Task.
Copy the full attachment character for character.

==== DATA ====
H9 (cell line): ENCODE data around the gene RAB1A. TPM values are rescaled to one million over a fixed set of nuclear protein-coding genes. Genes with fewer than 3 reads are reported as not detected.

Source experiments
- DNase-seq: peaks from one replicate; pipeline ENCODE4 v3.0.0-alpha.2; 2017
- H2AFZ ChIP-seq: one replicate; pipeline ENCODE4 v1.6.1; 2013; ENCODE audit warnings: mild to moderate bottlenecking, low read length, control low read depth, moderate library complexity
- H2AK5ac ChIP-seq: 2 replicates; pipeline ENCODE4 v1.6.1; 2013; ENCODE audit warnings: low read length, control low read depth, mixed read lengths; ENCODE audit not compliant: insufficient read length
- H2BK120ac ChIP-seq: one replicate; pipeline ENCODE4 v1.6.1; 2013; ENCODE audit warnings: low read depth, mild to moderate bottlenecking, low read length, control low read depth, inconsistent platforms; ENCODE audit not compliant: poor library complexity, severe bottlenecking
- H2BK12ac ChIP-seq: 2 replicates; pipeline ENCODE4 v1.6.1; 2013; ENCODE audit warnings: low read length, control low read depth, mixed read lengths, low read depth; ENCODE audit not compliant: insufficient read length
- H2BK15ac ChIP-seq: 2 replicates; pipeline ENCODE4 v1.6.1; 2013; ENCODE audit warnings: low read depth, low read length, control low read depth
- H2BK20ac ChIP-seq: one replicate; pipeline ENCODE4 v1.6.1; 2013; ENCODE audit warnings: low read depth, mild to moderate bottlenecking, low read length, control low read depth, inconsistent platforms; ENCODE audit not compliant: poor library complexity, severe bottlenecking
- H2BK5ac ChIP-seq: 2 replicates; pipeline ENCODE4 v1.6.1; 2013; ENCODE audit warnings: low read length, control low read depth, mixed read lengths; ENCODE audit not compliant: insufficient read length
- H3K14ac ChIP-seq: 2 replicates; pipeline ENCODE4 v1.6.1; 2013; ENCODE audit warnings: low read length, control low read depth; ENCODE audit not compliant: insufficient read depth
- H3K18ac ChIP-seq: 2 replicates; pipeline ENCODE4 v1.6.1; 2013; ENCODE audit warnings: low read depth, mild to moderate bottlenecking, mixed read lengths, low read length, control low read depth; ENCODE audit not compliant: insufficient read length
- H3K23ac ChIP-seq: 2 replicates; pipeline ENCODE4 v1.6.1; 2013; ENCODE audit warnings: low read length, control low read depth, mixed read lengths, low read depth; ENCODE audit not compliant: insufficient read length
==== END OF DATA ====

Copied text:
H9 (cell line): ENCODE data around the gene RAB1A. TPM values are rescaled to one million over a fixed set of nuclear protein-coding genes. Genes with fewer than 3 reads are reported as not detected.

Source experiments
- DNase-seq: peaks from one replicate; pipeline ENCODE4 v3.0.0-alpha.2; 2017
- H2AFZ ChIP-seq: one replicate; pipeline ENCODE4 v1.6.1; 2013; ENCODE audit warnings: mild to moderate bottlenecking, low read length, control low read depth, moderate library complexity
- H2AK5ac ChIP-seq: 2 replicates; pipeline ENCODE4 v1.6.1; 2013; ENCODE audit warnings: low read length, control low read depth, mixed read lengths; ENCODE audit not compliant: insufficient read length
- H2BK120ac ChIP-seq: one replicate; pipeline ENCODE4 v1.6.1; 2013; ENCODE audit warnings: low read depth, mild to moderate bottlenecking, low read length, control low read depth, inconsistent platforms; ENCODE audit not compliant: poor library complexity, severe bottlenecking
- H2BK12ac ChIP-seq: 2 replicates; pipeline ENCODE4 v1.6.1; 2013; ENCODE audit warnings: low read length, control low read depth, mixed read lengths, low read depth; ENCODE audit not compliant: insufficient read length
- H2BK15ac ChIP-seq: 2 replicates; pipeline ENCODE4 v1.6.1; 2013; ENCODE audit warnings: low read depth, low read length, control low read depth
- H2BK20ac ChIP-seq: one replicate; pipeline ENCODE4 v1.6.1; 2013; ENCODE audit warnings: low read depth, mild to moderate bottlenecking, low read length, control low read depth, inconsistent platforms; ENCODE audit not compliant: poor library complexity, severe bottlenecking
- H2BK5ac ChIP-seq: 2 replicates; pipeline ENCODE4 v1.6.1; 2013; ENCODE audit warnings: low read length, control low read depth, mixed read lengths; ENCODE audit not compliant: insufficient read length
- H3K14ac ChIP-seq: 2 replicates; pipeline ENCODE4 v1.6.1; 2013; ENCODE audit warnings: low read length, control low read depth; ENCODE audit not compliant: insufficient read depth
- H3K18ac ChIP-seq: 2 replicates; pipeline ENCODE4 v1.6.1; 2013; ENCODE audit warnings: low read depth, mild to moderate bottlenecking, mixed read lengths, low read length, control low read depth; ENCODE audit not compliant: insufficient read length
- H3K23ac ChIP-seq: 2 replicates; pipeline ENCODE4 v1.6.1; 2013; ENCODE audit warnings: low read length, control low read depth, mixed read lengths, low read depth; ENCODE audit not compliant: insufficient read length